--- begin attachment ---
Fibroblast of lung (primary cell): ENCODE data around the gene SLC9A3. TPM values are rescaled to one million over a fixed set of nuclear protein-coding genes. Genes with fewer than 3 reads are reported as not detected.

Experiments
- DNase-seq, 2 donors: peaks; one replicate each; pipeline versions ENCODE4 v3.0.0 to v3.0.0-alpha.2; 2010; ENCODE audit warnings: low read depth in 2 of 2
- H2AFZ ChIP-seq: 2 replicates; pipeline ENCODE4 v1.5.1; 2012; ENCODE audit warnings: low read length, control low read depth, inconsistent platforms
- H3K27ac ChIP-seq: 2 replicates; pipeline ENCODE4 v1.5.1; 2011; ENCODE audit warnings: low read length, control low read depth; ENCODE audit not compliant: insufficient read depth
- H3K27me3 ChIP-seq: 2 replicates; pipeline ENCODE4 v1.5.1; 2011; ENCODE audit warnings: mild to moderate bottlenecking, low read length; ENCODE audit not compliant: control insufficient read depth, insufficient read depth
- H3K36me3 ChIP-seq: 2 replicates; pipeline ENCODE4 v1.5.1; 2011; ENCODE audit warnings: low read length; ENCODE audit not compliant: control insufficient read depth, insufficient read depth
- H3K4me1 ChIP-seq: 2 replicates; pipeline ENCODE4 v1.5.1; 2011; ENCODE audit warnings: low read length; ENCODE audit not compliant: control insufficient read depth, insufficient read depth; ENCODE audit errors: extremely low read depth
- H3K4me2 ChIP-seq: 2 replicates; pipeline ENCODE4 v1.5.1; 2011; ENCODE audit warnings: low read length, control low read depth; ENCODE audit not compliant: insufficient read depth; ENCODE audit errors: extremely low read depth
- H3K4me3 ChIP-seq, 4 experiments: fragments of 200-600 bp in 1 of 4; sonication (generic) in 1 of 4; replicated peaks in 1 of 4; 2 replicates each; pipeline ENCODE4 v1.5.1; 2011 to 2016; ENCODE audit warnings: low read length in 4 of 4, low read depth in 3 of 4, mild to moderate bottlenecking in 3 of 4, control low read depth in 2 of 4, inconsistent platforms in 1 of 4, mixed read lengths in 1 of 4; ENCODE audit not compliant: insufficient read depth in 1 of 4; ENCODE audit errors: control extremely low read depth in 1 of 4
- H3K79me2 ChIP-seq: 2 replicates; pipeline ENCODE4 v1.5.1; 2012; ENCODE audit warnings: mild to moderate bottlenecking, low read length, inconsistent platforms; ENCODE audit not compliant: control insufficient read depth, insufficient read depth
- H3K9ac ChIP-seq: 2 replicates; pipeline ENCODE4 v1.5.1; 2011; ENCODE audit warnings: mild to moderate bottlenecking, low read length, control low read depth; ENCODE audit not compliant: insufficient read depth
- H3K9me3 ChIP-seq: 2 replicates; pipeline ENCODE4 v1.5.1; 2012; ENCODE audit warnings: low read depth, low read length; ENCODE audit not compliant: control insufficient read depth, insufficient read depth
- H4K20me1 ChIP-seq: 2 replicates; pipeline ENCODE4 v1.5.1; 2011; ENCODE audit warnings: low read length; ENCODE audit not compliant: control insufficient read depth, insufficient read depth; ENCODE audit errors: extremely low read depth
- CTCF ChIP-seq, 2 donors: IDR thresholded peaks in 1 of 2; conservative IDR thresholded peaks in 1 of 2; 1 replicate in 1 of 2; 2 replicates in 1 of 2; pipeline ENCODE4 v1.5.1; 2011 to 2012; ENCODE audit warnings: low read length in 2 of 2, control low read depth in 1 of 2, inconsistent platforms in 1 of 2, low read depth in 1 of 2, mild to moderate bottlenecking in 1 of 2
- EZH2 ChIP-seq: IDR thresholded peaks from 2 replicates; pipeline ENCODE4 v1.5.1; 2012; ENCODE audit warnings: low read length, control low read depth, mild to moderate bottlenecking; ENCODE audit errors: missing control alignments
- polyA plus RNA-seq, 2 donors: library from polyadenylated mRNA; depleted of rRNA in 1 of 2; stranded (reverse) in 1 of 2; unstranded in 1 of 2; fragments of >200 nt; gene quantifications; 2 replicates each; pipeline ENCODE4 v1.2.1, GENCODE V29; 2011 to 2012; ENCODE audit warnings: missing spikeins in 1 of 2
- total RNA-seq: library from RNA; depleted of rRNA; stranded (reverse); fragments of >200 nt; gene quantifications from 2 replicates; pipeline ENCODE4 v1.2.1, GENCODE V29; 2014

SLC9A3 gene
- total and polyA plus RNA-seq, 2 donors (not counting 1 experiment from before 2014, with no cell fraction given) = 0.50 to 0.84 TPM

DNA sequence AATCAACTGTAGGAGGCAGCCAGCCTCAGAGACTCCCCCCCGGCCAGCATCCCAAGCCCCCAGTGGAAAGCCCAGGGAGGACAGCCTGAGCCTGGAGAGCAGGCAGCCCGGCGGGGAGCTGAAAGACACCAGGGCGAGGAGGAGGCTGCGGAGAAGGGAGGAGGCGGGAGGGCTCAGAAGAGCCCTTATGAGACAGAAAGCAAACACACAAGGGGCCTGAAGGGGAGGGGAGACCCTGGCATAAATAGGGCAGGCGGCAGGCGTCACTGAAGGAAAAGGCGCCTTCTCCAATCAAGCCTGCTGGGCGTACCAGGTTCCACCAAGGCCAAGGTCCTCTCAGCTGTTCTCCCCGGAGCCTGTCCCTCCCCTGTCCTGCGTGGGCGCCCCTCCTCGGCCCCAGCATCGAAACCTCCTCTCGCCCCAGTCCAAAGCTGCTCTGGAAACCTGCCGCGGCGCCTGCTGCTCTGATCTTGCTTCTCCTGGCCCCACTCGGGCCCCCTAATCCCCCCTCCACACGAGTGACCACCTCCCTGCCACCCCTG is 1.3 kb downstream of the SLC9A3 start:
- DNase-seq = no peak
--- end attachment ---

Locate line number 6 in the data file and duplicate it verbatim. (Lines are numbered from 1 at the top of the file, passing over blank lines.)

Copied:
- H3K27me3 ChIP-seq: 2 replicates; pipeline ENCODE4 v1.5.1; 2011; ENCODE audit warnings: mild to moderate bottlenecking, low read length; ENCODE audit not compliant: control insufficient read depth, insufficient read depth